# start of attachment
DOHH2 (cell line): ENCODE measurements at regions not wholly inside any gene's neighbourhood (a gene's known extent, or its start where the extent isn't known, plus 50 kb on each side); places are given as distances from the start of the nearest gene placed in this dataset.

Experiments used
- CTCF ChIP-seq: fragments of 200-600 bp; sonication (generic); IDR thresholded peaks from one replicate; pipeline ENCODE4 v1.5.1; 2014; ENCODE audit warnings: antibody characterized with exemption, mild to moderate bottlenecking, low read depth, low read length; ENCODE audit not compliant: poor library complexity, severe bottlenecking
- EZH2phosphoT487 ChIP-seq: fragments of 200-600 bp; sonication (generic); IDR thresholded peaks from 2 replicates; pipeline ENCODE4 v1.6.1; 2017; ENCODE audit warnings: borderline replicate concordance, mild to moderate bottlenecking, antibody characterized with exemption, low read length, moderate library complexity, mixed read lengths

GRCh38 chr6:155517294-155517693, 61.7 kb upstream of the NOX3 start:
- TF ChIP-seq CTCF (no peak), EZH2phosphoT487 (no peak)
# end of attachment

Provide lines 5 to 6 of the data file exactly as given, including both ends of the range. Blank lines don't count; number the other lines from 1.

GRCh38 chr6:155517294-155517693, 61.7 kb upstream of the NOX3 start:
- TF ChIP-seq CTCF (no peak), EZH2phosphoT487 (no peak)